Ehrenkrantz King Nussbaum


It's the definition of standards here that

is very concerning," Hyman said. MicroStrategy's response to the SEC "changes the parameters. I don't look for a major Internet collapse, but we may have to go down somewhat more to wash out weaker ones."

Internet stocks were further saddled by an article in


that questioned the ability of many names in the sector to maintain operations at current cash-burn rates. Internet Sector

index plummeted 87.78, or 6.9%, to 1184.83, although few DOT components were mentioned in the survey, which was contradicted and criticized by many.

Among big Net names in the news,

America Online


added 3.4% after inking a

joint venture with



, which fell 14.9%.



fell 14.4% after (another)


article suggested the company could face increasing competition from a proposed online venture by the hotel industry.

Other so-called highfliers in the tech and biotech sectors also got battered today as momentum continued to show its power to move stocks down as well as up.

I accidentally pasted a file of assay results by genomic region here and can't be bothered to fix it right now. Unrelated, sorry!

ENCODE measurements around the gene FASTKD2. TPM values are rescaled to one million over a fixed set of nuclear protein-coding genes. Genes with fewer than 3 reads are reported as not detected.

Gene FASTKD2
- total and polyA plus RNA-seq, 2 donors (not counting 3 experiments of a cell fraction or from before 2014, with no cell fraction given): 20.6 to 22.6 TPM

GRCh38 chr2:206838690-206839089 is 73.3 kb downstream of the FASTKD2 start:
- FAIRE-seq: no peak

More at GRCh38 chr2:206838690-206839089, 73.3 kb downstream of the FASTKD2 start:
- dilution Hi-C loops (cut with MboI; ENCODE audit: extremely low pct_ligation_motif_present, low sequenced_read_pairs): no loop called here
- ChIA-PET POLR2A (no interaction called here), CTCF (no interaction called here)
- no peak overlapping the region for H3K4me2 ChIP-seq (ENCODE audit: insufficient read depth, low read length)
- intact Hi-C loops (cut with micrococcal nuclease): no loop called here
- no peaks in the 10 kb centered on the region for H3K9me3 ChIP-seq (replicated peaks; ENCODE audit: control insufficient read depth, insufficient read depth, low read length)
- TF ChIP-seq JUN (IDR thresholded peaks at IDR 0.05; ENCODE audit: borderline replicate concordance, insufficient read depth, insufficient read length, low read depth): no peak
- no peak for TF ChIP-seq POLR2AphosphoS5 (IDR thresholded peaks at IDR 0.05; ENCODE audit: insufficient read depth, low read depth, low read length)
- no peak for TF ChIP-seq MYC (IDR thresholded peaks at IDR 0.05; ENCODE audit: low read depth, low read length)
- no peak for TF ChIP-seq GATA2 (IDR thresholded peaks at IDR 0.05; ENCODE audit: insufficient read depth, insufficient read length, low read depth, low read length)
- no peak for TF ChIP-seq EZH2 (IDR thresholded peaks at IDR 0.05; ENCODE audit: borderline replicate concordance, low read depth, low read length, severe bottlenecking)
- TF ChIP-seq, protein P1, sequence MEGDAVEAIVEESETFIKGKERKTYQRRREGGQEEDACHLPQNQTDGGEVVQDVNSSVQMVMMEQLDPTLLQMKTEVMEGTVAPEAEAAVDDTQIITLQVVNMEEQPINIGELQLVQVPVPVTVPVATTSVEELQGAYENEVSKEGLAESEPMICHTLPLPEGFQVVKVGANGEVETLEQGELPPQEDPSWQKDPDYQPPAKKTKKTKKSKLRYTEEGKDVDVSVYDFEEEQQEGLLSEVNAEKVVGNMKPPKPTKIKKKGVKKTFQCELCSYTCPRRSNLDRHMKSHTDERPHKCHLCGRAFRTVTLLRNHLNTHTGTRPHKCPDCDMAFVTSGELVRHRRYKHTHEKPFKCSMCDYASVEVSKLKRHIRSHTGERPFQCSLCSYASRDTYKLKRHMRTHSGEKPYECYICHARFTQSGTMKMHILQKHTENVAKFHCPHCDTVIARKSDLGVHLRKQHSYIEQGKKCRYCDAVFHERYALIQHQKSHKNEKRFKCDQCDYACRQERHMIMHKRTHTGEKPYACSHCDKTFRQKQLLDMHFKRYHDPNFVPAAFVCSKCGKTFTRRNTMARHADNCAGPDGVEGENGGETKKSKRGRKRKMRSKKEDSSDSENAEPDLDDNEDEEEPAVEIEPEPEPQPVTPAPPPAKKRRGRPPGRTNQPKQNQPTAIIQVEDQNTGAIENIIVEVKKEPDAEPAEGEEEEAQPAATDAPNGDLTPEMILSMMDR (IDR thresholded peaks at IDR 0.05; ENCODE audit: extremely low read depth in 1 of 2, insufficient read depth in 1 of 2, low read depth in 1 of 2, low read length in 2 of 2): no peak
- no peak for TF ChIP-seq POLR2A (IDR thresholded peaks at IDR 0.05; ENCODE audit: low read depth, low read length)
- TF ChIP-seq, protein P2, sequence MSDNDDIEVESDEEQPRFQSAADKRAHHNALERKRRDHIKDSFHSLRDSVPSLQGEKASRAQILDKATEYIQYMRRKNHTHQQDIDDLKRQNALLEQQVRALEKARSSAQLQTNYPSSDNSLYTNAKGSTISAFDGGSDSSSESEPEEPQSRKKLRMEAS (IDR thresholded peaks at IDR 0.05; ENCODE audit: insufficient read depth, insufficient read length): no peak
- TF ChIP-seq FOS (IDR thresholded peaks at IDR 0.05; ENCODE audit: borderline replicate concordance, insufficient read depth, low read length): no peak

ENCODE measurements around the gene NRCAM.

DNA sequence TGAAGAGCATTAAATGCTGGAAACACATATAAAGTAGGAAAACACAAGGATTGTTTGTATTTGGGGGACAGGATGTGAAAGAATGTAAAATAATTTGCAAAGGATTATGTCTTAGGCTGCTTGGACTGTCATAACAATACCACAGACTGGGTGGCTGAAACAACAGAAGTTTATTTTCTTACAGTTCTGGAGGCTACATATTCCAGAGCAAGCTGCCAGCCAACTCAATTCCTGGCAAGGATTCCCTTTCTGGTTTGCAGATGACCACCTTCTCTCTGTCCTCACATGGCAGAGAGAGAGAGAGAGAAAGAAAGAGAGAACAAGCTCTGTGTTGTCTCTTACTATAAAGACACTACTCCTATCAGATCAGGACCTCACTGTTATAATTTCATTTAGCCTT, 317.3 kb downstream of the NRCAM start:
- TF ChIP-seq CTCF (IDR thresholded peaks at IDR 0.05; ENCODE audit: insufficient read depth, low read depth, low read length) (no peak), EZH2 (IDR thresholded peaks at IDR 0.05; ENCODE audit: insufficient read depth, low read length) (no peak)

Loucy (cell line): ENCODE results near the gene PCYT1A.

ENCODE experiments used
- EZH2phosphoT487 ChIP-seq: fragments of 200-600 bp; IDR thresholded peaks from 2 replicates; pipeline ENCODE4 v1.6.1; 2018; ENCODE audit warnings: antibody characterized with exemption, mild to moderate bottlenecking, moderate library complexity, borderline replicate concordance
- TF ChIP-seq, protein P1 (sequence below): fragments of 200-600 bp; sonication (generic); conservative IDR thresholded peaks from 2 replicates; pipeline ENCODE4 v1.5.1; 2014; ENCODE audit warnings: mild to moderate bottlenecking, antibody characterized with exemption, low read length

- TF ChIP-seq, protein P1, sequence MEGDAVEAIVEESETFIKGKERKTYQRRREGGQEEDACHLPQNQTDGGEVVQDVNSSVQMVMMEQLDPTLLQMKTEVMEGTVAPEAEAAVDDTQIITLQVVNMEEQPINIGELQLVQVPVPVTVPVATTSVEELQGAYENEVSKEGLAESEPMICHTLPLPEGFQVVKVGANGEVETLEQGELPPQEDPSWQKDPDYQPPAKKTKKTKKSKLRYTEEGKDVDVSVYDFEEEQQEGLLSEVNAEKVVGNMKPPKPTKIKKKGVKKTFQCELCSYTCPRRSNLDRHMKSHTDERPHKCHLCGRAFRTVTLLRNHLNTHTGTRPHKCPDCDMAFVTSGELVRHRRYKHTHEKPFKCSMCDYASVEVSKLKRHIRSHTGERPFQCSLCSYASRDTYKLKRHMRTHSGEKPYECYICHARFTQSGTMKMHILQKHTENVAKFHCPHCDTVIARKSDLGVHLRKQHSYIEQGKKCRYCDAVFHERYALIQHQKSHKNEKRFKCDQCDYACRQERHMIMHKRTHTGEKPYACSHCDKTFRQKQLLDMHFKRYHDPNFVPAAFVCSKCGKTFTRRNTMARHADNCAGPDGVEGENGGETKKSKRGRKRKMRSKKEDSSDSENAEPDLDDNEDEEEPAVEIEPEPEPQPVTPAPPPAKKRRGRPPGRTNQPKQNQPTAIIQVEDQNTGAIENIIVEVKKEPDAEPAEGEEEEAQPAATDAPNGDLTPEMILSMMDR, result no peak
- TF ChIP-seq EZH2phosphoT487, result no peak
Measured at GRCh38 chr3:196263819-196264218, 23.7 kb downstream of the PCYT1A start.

"It's a potential rout on the Nasdaq," Hyman said. "Clearly the winners are blue-chips because they represent actual earnings."

The strategist noted a "flight to quality" within the tech sector, as evidenced by strong gains from bellwethers such as Intel and


(DELL) - Get Dell Technologies Inc Class C Report

-- which received positive comments from

Salomon Smith Barney

. Other notable tech gainers included

Micron Technology

(MU) - Get Micron Technology, Inc. (MU) Report




. While the

Nasdaq 100

shed 4%, the older-tech

Morgan Stanley High Tech 35

slid just 1.2%.

Among big losers today were tech names such as


(INSP) - Get Inspire Medical Systems, Inc. Report


Adaptive Broadband

(ADAP) - Get Adaptimmune Therapeutics PLC Sponsored ADR Report